Appeal lodged after museum plans fail to take off
National Museums of Scotland has appealed to Scottish Ministers to overturn a council’s decision to refuse planning permission for a new £15 million visitors’ centre at the Museum of Flight.
An initial bid to create a newly built hangar on the Gilmerton estate, south of the current museum at East Fortune, was refused by East Lothian Council in February after it ruled the removal of trees breached its Climate Change Strategy.
Despite a recommendation to approve the plans by the council’s officers, the committee voted in the majority to refuse the application because the loss of 299 trees was “to the detriment of the climate of East Lothian”.
The museum told the council’s planning committee the proposed site for the new 18-metre-high hangar was the only acceptable place and had been chosen after long negotiations with Historic Environment Scotland.
And it has argued that the removal of the trees is the only way to clear a path large enough to transport its historic collection of planes from the current site.
The appeal states: “Tree removal is required to allow the decanting of large fixed-wing aircraft to the new building from their current locations.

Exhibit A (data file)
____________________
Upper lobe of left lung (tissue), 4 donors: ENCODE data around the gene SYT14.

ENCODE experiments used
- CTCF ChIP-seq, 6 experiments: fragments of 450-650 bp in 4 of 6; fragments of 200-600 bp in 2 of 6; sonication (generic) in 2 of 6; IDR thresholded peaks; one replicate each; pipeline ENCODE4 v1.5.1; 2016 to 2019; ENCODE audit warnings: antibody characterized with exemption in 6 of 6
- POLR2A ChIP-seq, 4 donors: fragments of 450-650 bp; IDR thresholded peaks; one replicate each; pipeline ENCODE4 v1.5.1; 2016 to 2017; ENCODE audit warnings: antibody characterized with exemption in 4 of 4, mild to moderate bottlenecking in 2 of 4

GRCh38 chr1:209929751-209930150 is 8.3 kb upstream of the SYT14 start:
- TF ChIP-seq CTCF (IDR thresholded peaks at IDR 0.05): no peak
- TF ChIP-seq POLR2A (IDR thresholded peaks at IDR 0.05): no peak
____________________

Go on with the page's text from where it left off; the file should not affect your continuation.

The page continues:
“Two of the aircraft (the Viscount, BAC 1-11 and Comet) are currently displayed outdoors and cannot be accommodated within any of the existing hangers.
“NMF’s conservation experts have confirmed that the structural fragility of these aircraft requires that they are moved only a short distance. Further, that it is not possible to decant the aircraft to the new building by other means such as craning the aircraft over the trees.”
The museum added: “The NMF has been open to the public since 1975 and is one of the most popular tourist and leisure attractions in East Lothian.
“The development responds to the operational requirement for a new building to conserve and exhibit Scotland’s national aviation collection and to prevent further deterioration of important elements of this collection.”